Here Are All The Things That Makes Beyonce’s Coachella Performance So Significant

We’ll be taking classes at HBeyCU this fall.

For years Coachella has been the most prominent music festival, and white performers usually reigned as the top and highest grossing acts. Thousands of attendees came down for the weekend indulging in the bohemian, Ragstock-esque theme of the festival, borrowing aesthetics from minority cultures from Native American headwear and make-up, to black culture and hip-hop style. This year, Beyonce gave the Coachella audience a real taste of black culture that they weren’t used to, and showed that no one does black culture better than black people.

We can pretty much count on Beyonce to make history at this point. She became the first black woman to headline Coachella since its debut in 1999. Yes, it’s wack AF that ”first black *fill in the blank*” is still a thing in 2018, however Beyoncé has done the title justice–performing for two hours straight with minimal breaks and in heels, she has proved herself as a tough act to follow.

Because Bey dropped out of Coachella last year due to being pregnant with Rumi and Sir Carter, we were all patiently awaiting her comeback, and it was so worth the wait!

I am so here for this new era of  Beyoncé being an unapologetically black feminist in a way she’s never done before, it’s deeply inspiring and that’s why so many people are in awe about this performance.  Tina Knowles took to Instagram to share a heartfelt message and conversation she had with her daughter about her nervousness for Beyoncé to take on such  a performance in a predominantly white space. According to Mama Tina, this performance was bigger than Beyoncé . ”I have worked very hard to get to the point in my life where I have a true voice …I  have the responsibility to do what’s best for the world and not what is popular,” said Beyoncé. And that she did.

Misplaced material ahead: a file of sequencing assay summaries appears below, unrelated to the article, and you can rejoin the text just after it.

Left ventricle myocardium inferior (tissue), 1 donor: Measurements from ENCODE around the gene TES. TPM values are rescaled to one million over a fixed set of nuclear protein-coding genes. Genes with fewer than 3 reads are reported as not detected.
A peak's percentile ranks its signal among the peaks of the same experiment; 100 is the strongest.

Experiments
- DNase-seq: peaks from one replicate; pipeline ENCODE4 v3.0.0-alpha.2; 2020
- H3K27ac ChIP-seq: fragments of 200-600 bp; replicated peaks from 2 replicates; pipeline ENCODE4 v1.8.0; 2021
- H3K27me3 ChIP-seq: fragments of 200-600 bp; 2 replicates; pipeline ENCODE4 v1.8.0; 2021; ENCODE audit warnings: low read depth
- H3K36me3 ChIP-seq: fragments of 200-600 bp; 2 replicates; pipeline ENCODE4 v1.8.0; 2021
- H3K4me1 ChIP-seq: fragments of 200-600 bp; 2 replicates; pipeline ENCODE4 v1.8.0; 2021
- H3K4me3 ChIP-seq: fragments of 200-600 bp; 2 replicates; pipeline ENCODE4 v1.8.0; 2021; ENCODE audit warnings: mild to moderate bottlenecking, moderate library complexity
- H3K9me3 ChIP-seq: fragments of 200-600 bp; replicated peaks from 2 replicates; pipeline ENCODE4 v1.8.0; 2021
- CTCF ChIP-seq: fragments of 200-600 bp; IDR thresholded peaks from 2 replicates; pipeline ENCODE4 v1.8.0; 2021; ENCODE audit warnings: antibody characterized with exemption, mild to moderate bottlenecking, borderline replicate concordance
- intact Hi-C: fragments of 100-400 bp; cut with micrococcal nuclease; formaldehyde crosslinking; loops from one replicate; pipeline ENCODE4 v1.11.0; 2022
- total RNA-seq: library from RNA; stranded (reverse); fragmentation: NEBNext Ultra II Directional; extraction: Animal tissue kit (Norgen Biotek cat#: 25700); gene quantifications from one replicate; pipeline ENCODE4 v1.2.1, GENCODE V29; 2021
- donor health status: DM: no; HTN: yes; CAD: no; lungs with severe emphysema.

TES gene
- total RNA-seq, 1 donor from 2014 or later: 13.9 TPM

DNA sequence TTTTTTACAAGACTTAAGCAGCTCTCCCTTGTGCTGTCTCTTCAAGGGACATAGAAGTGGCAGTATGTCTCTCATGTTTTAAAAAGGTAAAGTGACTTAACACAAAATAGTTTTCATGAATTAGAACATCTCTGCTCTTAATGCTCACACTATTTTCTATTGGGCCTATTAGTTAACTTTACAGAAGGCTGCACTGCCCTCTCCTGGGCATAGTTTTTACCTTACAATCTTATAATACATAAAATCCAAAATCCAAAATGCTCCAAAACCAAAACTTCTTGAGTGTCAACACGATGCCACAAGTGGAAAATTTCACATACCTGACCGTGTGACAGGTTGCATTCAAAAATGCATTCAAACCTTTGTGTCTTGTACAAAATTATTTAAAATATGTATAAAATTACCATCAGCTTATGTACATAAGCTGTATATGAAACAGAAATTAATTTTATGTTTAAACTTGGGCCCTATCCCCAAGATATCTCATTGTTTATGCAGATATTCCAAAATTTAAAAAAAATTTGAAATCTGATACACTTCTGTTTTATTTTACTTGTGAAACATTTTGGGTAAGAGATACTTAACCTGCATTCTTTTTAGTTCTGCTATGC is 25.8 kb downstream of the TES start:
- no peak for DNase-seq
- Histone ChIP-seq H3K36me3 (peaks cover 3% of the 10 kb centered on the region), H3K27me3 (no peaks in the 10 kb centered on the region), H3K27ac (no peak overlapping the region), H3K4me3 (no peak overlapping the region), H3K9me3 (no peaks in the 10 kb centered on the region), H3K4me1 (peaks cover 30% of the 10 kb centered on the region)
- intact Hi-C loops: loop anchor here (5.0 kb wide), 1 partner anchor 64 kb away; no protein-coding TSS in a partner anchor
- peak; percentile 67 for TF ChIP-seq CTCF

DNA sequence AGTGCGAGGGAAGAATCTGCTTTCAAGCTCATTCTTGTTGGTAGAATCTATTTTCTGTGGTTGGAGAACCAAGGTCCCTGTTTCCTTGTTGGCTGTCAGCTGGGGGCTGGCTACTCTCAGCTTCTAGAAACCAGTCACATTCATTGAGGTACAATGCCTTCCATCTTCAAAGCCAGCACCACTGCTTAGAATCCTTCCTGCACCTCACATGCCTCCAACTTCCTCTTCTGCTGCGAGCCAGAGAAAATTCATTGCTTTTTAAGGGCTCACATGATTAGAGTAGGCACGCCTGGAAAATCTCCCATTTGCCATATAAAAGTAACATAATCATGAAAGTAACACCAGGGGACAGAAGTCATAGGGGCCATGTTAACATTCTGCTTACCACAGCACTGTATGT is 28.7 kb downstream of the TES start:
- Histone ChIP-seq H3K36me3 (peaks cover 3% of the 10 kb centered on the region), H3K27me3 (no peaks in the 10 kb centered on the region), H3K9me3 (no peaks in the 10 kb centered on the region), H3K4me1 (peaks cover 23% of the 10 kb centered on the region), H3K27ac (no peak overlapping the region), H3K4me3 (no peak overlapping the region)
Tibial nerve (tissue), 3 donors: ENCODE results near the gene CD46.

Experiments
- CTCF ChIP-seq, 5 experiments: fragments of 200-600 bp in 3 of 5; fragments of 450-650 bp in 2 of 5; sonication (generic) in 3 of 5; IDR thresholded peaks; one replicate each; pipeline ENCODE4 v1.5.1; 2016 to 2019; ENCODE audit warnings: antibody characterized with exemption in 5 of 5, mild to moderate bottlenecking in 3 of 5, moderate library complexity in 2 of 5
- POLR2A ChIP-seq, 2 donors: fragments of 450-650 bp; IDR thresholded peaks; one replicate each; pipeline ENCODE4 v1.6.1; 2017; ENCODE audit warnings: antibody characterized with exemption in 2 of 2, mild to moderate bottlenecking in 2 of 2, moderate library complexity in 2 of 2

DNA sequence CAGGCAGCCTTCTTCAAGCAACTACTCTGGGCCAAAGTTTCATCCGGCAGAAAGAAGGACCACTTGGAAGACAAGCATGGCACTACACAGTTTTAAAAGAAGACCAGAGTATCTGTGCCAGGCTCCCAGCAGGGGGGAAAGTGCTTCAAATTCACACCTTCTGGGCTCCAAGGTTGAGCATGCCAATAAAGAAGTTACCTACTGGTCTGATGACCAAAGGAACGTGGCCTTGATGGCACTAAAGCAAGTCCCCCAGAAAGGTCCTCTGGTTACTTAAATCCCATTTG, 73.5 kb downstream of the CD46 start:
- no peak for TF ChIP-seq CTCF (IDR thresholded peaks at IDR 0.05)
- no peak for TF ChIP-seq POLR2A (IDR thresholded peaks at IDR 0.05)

Here’s the most important takeaways from #Beychella.

1. Her clothing included black symbolism. Balmain used imagery that paid homage to Egyptian queen Nefertiti. Other details included a bee, a black panther and a black fist, each in one quarter of her top’s crest with the ancient of eye of Horus symbol above, the crest was a powerful message of Bey’s ongoing support for the black rights movement.

2. The whole set was a nod to HBCU and southern culture. Channelling her Texan and Louisianan roots, she praises the culture by  framing her performance as a black college homecoming game. She cultivated an HBCU alumni filled marching band complete with majorette dancers, had her own Greek probate of Beta Delta Kappa, wearing a monogrammed yellow hoodie with ”BΔK” in rhinestones.

3. She sang the Black National Anthem. ”Lift Every Voice and Sing” is a staple at black events, and it is customary to raise the Black Power fist in salute as the anthem is played.

4. She included an excerpt from a Malcom X speech.  “The most disrespected person in America is the Black Woman. The most unprotected person in America is the Black Woman. The most neglected person in America is the Black Woman.” *drops mic*

5. She sampled historical figures such as Nina Simone, Chimamanda Adichie, Fela Kuti, and many reggae and southern hip hop artists.